Email has always been Facebook’s Achilles Heel. In 2010 the ubiquitous social network tried to rectify this by launching its own email system, trying to attract its users to ditch their tried and tested providers.
However, it has not been plain sailing and the lack of consumer interest culminated last month with Facebook’s decision to close its email service accompanied by the concession from one spokesperson: “We’re making this change because most people haven’t been using their Facebook email address.”
Why did Facebook’s email service fail? To answer this, we must first look at the success of Google’s Gmail. It burst onto the email scene with 1GB of free storage and the ability to search emails with the familiar simplicity of Google web search, which left existing players like Hotmail scrambling to catch up. Facebook, rather arrogantly, entered the webmail market with a service that was inferior to existing mainstream services and failed to offer anything new.
Some commentators may claim that this is inconsequential and that email is not that important, but I would urge these people to look to the digital advertising world to see how important the ‘traditional’ way of messaging online truly is. Email remains a key differentiator for Google and Microsoft in the ongoing battle for the lion’s share of the global advertising market, worth an estimated $650bn.
Those beating the drum for social media will continue to say Facebook has done perfectly well for itself without relying on email, but bear in mind that Facebook and other social networking sites have long relied on email to draw users back to their site. Whether it’s notifications of messages from a friend or a friend’s upcoming birthday reminder, email is still the default digital channel driving customers to not only visit these social networks, but to keep coming back regularly.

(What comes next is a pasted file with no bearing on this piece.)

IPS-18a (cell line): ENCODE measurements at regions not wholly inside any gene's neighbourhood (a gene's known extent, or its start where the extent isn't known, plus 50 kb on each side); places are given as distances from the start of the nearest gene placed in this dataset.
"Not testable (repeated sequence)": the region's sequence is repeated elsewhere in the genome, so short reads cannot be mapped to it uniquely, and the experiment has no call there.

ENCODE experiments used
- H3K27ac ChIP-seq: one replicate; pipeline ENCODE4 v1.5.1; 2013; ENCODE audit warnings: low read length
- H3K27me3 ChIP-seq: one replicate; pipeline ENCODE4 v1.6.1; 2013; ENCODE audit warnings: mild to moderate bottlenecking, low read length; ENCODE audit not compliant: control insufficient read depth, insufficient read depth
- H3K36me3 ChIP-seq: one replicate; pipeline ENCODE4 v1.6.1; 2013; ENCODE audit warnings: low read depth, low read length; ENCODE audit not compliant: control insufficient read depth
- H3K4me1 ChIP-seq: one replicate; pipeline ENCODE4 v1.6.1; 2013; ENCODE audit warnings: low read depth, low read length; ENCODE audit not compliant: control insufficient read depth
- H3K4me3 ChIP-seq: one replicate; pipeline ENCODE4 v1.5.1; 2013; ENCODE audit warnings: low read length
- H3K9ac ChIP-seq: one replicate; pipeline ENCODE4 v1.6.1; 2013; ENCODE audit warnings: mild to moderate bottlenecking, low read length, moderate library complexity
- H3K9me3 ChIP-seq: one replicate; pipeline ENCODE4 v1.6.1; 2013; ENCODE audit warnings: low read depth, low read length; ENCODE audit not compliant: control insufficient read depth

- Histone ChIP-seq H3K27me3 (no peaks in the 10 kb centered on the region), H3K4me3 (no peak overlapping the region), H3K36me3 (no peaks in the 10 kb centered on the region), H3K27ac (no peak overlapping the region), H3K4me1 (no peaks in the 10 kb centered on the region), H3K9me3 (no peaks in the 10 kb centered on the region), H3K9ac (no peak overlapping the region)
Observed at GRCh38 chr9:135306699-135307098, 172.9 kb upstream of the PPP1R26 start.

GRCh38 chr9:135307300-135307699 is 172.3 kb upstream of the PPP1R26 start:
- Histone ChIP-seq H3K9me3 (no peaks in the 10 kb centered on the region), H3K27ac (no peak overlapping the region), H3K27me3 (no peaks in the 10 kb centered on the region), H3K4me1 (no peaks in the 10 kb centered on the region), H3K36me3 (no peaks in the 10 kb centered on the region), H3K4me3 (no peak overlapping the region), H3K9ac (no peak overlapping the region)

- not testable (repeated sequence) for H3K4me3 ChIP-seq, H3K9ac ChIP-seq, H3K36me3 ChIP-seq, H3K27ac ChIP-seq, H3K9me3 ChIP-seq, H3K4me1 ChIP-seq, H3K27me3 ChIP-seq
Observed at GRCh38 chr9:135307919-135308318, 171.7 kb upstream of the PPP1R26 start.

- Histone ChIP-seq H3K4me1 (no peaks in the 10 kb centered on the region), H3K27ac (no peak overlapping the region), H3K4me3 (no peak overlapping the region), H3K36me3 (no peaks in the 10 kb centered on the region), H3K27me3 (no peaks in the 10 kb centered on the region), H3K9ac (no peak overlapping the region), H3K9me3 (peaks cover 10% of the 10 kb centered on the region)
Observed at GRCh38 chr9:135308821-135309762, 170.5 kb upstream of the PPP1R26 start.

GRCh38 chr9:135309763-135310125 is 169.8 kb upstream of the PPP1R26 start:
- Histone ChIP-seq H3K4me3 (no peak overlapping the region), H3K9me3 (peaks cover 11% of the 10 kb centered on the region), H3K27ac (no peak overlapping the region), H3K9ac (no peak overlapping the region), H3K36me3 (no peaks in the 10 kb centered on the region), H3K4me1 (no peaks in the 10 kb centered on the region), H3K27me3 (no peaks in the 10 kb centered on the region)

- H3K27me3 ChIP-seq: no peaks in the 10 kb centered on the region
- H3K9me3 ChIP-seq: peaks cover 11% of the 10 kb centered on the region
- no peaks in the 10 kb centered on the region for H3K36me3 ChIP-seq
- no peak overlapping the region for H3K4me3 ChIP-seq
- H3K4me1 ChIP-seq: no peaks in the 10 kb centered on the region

This continued importance of the email inbox also means that the ‘grandparents’ of the internet industry, such as Google and Microsoft, still have access to millions of users inboxes to measure open and click-through rates, as well as gain visibility of every online purchase confirmation – whether they admit it or not. The latter offers a view of which business users have bought from and how much they’ve spent. Enabling these businesses to understand how a branding or promotional message delivered into an inbox is much more powerful than a display ad, even if that display ad appears on your Facebook page.
Inbox providers, particularly Google, have also fired a shot across the bow of social media networks by beginning to reduce the visibility of alerts and other emails by siphoning them out to a separate section of the inbox. By segregating these messages, primarily used to drive users back to their sites, Google (whether intentionally or not) is reducing their effectiveness. Since email is such a strong traffic driver and brand identification tool, will Facebook be able to sidestep this handicap without its own email product?
Mark Zuckerberg’s recent speech at Mobile World Congress in Barcelona highlights that Facebook’s focus for 2014 will be on bolstering its mobile offering. However, whether its recent acquisitions of Instagram and WhatsApp will be enough to fill the gap left by not having an email service remains to be seen. In the meantime, the internet’s ‘grandparents’ will retain their control on the consumer inbox and the huge databases of loyal users that are invaluable for their advertising business.
Facebook’s decision to throw its email in the proverbial junk folder may yet prove to be a costly mistake. Social media is still in its relative infancy, especially when compared to email, and it has a long way to go if it’s to take on email as the heart of every online consumer conversation.
Dela Quist is founder and CEO of Alchemy Worx